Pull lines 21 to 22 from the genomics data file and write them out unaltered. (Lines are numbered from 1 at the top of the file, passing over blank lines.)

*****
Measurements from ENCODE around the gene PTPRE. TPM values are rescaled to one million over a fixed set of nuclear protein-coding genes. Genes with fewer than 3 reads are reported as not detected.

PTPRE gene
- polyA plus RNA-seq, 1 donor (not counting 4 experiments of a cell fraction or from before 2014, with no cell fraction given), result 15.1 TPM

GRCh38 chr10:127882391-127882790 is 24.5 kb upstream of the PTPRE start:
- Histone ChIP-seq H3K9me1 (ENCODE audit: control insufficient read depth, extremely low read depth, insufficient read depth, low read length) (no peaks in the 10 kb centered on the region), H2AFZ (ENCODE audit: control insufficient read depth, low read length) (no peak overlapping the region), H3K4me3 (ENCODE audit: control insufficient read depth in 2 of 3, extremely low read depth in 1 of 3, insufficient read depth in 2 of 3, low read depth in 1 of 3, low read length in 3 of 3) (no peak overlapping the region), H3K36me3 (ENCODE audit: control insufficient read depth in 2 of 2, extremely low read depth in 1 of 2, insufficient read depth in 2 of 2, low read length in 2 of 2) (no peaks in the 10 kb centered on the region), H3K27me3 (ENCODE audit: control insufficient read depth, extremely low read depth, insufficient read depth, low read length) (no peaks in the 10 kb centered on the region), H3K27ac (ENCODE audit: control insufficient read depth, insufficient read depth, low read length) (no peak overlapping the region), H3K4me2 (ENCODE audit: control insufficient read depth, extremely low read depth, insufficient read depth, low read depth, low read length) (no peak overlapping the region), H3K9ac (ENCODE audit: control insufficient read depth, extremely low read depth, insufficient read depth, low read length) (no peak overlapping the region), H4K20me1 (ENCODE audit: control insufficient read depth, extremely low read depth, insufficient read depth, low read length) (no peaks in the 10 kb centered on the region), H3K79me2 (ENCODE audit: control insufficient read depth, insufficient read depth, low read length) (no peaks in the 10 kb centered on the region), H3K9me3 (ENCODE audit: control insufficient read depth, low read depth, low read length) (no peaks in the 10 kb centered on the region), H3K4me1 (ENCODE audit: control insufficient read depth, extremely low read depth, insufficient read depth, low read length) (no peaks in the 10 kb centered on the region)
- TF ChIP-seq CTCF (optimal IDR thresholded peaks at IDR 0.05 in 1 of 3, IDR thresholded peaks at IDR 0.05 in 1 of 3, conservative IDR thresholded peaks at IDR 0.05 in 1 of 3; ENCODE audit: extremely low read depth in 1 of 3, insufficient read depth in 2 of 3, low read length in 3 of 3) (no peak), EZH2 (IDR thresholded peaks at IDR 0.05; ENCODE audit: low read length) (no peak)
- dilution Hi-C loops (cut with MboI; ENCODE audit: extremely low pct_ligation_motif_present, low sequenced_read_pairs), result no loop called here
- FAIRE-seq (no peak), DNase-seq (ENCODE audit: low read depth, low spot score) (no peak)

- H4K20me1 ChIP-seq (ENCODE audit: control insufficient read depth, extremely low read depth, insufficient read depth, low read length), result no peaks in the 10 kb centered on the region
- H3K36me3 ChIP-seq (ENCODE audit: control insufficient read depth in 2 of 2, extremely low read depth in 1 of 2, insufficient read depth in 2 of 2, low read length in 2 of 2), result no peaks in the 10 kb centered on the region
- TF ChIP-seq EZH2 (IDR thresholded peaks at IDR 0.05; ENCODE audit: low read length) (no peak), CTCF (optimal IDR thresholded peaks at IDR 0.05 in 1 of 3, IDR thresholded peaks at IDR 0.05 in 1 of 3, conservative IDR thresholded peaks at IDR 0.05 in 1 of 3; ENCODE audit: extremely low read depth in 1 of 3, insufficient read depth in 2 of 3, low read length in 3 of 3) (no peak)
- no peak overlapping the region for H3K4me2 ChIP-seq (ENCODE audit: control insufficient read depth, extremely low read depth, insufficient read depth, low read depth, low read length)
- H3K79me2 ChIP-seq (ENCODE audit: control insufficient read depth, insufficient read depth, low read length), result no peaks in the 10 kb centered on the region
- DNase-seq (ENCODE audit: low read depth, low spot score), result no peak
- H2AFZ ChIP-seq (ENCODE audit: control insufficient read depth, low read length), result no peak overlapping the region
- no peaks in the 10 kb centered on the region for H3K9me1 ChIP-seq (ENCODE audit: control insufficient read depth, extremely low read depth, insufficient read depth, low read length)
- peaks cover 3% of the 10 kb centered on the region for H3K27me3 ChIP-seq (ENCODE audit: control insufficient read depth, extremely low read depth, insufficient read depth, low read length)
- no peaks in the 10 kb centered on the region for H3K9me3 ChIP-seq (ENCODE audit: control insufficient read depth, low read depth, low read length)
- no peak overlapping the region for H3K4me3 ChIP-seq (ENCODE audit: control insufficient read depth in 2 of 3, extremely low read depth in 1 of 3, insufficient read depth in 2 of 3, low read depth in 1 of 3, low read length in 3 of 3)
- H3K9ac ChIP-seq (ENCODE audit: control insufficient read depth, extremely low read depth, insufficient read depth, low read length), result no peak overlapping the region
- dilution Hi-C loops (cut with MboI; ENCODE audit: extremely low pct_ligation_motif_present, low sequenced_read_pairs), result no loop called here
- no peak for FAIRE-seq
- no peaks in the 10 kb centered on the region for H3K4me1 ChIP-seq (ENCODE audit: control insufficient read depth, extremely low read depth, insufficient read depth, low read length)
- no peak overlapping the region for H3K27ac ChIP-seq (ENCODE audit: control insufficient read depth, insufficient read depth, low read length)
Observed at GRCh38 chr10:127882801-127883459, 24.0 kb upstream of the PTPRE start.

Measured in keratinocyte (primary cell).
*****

- dilution Hi-C loops (cut with MboI; ENCODE audit: extremely low pct_ligation_motif_present, low sequenced_read_pairs), result no loop called here
- no peak for FAIRE-seq